Who "The Other Woman" Really Is
... and what she's going through.
Posted April 13, 2009 | Reviewed by Davia Sills
She's the nicest woman you could ever meet; in fact, you probably have met her. You might know her fairly well, and you might like her a lot without being aware, of course, that she's sleeping with your husband.
She is a nice woman, really. This is the only part of her life that can't be examined, that can't be admired, that can't be discussed out loud. It's the only part of her life she doesn't respect herself for, and it keeps her miserable even when she's happy, because she knows that whatever happiness she has is stolen and illegitimate. She's not a fool, even though she knows she's acting like one.
Or she's not sleeping with your husband—maybe you're single, maybe you have different relationships in your life—and so this is a friend of yours, a woman you've come to consider a good and dependable part of your life. She's an elementary school teacher, a physical therapist, a pharmacist, a social worker, a bank executive, a swim coach, an engineer, a computer programmer. She's been your friend since junior high, your college roommate, your best colleague, your neighbor, your confidante, without revealing this part of her life to you, because she suspects that even at your most understanding, you wouldn't understand. You couldn't unless you've been through this, and she knows you haven't. Or she thinks she knows you haven't, but one thing she has learned is that nobody is exempt from the possibility of this happening—if a person could claim exemption, she'd be first on the list.
So she doesn't tell you, her best friend. You might judge her harshly or, even worse, stop speaking to her altogether, and she can't bear the thought of losing you. She's already surrounded by the possibility of loss and will not add to it even at the cost of not talking about the very thing that consumes her waking moments.
Educated, polite, and brought up by a loving family, she's not a particularly hot tomato or the kind of woman usually transported across state lines for immoral purposes. Attractive, fun, attentive, and considerate, she is deeply committed to those she loves, and that's one of the reasons this tears her apart. One of the things she loves about this man, after all, is the way he treats the ones to whom he is closest.
Not her—he can't treat her as if she were really in his life, after all—but others. His real family, the inhabitants of his real life. If he were an emotional bully or an emotional slob, she wouldn't have been drawn to him in the first place. Those aspects of his life he betrays to be with her are the very parts of him she would never wish him to compromise. So she understands how divided he is, how he feels like a piece of meat being sliced up by a rusty knife, how he feels like he's drowning and suffocating and being eaten alive all at once. He, too, is a decent person, except for this business of loving someone he isn't meant to love.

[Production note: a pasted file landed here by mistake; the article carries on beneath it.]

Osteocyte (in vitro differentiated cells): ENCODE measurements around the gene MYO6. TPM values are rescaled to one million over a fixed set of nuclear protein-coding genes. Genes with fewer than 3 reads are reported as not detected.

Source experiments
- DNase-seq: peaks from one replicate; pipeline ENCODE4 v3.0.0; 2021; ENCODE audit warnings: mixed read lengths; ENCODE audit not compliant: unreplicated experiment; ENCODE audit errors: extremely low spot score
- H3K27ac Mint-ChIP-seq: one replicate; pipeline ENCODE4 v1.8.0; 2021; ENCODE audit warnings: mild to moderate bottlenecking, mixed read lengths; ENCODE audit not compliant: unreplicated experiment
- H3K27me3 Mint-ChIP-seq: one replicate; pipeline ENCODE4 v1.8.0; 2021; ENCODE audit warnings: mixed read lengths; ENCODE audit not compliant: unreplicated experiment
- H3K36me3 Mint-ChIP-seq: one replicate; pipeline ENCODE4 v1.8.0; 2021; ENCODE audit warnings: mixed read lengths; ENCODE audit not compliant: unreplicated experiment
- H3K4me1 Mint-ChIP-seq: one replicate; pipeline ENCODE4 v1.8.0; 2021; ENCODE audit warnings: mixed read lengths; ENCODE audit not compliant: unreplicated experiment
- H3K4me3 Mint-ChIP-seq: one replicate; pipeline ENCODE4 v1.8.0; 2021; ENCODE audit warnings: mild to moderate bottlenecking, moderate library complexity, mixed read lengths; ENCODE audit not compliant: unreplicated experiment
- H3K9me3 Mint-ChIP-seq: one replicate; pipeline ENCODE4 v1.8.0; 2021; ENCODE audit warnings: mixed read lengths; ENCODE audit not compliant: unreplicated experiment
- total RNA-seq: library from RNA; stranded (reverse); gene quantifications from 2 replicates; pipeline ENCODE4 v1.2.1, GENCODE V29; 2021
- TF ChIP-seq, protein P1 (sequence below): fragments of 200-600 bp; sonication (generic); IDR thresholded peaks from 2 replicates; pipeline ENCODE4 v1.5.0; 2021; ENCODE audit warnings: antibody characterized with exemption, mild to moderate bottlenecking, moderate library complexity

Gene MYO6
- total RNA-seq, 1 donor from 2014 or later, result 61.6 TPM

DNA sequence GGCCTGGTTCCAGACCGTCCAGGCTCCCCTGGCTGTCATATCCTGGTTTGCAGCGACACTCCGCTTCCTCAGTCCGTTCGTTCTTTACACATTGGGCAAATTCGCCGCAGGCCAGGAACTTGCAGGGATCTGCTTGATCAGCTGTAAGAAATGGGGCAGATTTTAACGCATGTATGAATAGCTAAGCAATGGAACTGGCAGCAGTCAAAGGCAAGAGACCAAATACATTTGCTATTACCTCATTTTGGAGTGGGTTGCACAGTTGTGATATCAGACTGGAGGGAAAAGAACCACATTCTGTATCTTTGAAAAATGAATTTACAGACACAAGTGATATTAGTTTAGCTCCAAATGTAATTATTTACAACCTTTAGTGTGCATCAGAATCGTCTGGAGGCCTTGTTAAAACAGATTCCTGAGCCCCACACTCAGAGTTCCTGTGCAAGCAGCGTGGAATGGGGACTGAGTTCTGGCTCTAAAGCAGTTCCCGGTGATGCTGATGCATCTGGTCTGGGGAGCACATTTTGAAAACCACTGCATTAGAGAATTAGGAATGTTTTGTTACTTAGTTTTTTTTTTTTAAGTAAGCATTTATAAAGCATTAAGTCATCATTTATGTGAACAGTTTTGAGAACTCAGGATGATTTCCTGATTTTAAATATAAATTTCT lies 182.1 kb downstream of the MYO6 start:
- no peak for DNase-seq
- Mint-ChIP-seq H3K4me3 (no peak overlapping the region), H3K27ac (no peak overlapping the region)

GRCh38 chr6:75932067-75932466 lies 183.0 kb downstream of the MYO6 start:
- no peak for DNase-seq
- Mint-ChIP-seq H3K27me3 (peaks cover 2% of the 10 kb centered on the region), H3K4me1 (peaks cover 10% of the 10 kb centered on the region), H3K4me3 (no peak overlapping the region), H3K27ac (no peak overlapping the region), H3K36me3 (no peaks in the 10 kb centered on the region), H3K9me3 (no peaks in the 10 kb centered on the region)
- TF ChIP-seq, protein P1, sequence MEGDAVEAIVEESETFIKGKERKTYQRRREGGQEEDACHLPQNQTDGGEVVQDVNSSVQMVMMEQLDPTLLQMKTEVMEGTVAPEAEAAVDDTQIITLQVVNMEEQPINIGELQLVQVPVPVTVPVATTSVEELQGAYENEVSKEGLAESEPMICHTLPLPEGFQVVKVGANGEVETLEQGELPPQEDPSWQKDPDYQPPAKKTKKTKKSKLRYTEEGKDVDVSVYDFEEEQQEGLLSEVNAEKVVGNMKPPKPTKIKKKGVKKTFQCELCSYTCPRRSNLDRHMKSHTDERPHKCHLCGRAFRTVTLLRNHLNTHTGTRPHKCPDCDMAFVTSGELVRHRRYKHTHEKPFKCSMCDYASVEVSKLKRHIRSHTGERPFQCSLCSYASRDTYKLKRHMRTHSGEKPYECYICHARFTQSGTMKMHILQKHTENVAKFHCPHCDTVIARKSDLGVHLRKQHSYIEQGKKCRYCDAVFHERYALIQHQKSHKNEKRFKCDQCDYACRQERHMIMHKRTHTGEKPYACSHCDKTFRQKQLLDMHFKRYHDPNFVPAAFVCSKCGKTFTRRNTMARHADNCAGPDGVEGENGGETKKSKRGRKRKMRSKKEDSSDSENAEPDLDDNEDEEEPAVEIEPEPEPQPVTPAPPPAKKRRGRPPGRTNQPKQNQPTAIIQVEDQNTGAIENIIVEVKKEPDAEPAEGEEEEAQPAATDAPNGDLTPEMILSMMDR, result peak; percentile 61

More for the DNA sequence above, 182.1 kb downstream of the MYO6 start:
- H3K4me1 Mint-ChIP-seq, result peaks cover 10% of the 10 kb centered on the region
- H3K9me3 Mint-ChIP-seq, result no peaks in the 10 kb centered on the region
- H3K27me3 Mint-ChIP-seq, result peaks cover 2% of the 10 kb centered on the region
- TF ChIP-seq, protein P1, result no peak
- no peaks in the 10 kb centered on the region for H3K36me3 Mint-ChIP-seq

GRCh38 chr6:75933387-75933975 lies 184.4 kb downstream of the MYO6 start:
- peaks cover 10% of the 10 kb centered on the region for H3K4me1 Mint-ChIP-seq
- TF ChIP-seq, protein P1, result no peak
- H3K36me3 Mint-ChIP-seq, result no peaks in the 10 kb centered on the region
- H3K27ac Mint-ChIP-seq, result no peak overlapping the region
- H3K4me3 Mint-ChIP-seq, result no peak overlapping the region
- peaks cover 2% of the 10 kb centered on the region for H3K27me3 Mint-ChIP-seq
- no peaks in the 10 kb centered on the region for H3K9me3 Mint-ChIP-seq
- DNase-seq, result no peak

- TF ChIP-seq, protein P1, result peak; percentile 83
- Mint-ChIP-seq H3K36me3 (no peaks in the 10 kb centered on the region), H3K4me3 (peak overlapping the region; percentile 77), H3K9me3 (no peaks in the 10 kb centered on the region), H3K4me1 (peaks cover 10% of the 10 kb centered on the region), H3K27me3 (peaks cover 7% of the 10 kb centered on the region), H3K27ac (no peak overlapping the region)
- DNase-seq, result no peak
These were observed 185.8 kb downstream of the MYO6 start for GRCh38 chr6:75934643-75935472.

Holidays are hard, but so is spring and so are winter nights, summer mornings, and long early autumn afternoons. The phone is her lifeline, and she has about 17 different ways of being reached in case some shard of time can be broken off and given to her. She'll take what she can get—not a way anyone would think of her, but in this case, it's true. There are codes they use to communicate what can't be spoken or written; these were funny at first, but over time they have become as serious as a car crash.
Maybe it ends when there is a car crash, and they're in the front seat together, returning from a place they never should have been, suddenly having to make up a series of lies to disguise what everybody around them now suspects is the truth. Even if they get away with it, the experience wrecks them, mangles what they had beyond recognition. Or she goes to his kid's high school graduation ceremony and realizes that it's been 12 years already and that she could have had a kid herself by now, one in the sixth grade.
Or it continues. Impossible nights, intolerable weekends, endless violations of everything she knows about how life should be lived, but they have loved each other for so long now, how can it stop? She starts to worry that he'll die of a heart attack, and no one will tell her for days, because why would anyone think to call and tell her an incidental piece of bad news about some guy she never knew very well? Or she starts to think about her own final moments. This is the worst.
She can't believe this is her life. Nobody else would believe it either, even the man. It's a tough, rotten, exhausting routine. Nobody chooses it on purpose. This is not a defense of her: She knows better than you that what she's doing is indefensible. Don't ridicule her, and don't think you don't know her. You do.
Facebook image: Dmytro Zinkevycha/Shutterstock